In other words, policies on land have been made with greater regard to ideology than to practicality. There is an audible echo of the electricity crisis here.
And as just the failures of the electricity system are felt in the economy, so is EWC. As the respected economist Azar Jammine told the Financial Mail, this policy drive effectively cost South Africa the potential windfall that might have accompanied president Ramaphosa’s ascent to power.
It stands to do even more damage. The prospect of having investments seized at no compensation (or at an amount far below their worth) is a deeply concerning one for any businessperson, whether South African or foreign. We at the Institute of Race Relations have heard investors describe the country as ‘uninvestable’ on account of EWC.
This is backed up by as study conducted by Roelof Botha of the Gordon Institute of Business Science and Ilse Botha of the University of Johannesburg. Arguing that the mere ‘debate’ had inflicted damaged, they calculated that EWC as a policy – analysing it in light of experience elsewhere – the country could expect a debilitating recession, losing billions in foregone growth and investment, and as many as 2.2 million jobs over a two and a half year period.
Yet rather than changing course, the proposed course of action is to push aggressively on. At the core is a clamouring from greater state discretion and enhanced state control, to enable it to intrude ever more aggressively into private property. This is despite the fact that the state has shown little aptitude to make land reform work on its existing scale.
This raises the uncomfortable question as to whether the choices being made in respect of land and property rights will produce a crisis akin to that in our electricity system.
Would a reckless move on farmland destabilise agriculture so as to cripple production? This would not only be felt by consumers, but – given the contribution that agricultural products make to export earnings as well as the need for foreign exchange to pay for the import of staples – would soon manifest in an unresolvable balance of payments crisis. It’s difficult to imagine how the resulting economic strain could successfully be managed.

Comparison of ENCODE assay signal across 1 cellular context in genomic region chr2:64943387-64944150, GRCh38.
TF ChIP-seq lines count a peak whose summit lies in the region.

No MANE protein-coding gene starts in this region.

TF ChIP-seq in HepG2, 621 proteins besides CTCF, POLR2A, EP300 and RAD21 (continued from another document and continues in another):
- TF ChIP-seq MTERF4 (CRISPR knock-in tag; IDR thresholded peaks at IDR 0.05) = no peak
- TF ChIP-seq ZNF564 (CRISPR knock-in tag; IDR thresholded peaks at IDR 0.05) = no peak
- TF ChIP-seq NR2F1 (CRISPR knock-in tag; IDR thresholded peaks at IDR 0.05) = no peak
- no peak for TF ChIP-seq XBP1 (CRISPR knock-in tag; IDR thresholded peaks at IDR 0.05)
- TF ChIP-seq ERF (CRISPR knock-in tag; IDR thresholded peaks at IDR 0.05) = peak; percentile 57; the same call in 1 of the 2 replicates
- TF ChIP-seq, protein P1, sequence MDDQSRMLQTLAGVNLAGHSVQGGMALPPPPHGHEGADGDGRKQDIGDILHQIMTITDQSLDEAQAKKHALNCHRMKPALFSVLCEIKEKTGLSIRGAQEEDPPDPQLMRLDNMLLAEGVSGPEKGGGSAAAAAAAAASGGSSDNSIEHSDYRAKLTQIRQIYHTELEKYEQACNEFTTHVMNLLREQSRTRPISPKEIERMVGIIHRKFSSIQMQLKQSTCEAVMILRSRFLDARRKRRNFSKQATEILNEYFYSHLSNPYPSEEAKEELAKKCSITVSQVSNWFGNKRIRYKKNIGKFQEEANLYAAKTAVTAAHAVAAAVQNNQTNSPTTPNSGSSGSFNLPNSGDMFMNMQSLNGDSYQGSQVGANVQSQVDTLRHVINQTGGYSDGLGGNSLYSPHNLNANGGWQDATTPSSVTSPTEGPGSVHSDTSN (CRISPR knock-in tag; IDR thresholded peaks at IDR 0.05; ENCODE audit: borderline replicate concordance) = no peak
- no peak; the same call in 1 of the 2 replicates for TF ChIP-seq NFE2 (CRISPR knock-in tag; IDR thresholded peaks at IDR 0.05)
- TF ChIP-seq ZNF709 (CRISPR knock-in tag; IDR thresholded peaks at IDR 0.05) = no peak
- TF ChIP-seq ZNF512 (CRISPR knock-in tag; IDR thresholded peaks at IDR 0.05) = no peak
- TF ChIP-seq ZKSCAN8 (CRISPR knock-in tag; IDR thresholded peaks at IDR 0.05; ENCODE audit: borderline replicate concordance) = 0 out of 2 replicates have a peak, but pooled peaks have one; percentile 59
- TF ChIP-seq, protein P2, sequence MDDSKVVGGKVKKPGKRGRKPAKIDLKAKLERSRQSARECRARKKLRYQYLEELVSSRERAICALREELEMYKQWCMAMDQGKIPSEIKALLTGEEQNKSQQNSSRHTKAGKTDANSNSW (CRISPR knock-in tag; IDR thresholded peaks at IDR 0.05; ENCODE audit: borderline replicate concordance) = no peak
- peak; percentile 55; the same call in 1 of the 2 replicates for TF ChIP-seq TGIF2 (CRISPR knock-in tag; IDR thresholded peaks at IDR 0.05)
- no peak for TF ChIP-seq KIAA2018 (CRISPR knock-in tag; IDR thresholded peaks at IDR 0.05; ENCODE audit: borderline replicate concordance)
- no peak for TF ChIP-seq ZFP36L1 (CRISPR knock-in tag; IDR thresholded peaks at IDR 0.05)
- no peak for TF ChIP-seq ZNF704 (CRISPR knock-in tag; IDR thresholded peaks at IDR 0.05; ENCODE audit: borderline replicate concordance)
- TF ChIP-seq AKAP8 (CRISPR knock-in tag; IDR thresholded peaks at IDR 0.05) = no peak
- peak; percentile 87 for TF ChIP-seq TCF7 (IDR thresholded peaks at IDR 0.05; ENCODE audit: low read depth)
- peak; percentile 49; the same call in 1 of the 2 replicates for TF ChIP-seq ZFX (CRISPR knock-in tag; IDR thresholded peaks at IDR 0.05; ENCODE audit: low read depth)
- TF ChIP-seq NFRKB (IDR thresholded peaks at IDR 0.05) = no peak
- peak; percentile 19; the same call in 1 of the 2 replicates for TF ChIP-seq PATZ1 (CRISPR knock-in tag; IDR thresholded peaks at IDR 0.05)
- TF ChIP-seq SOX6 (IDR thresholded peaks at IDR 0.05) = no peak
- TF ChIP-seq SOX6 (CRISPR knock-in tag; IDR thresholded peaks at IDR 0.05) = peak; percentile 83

Before we dismiss this as alarmist conjecture, consider this: South Africa has had ample time to correct course on the country’s electricity system. Our leaders have made numerous soothing assurances about it. As deputy president, Ramaphosa assured Parliament and the country of the remedial actions that were in the works – all of which sounds jarringly similar to what is being said today. In 2016, Jacob Zuma confidently and emphatically claimed that South Africa would ‘never, ever, ever again’ experience load shedding.
Likewise, President Ramaphosa and his team have repeatedly tried to sanitise the import of EWC. It would not impact investment, for example, even though it already has. EWC will enhance property rights, although ominous indications arise that its endgame will be the elimination of private property in land. EWC will not target unproductive properties or undermine agriculture, but the ruling party in Northern Cape sets about identifying working farms that it intends to seize.
Load shedding today would then be matched by food shedding, and ultimately by an economic blackout from which South Africa would struggle to recover. The country failed to heed and act on warnings about the electricity crisis, even as it was upon us. We dare not repeat that mistake.
Terence Corrigan is a project manager at the Institute of Race Relations.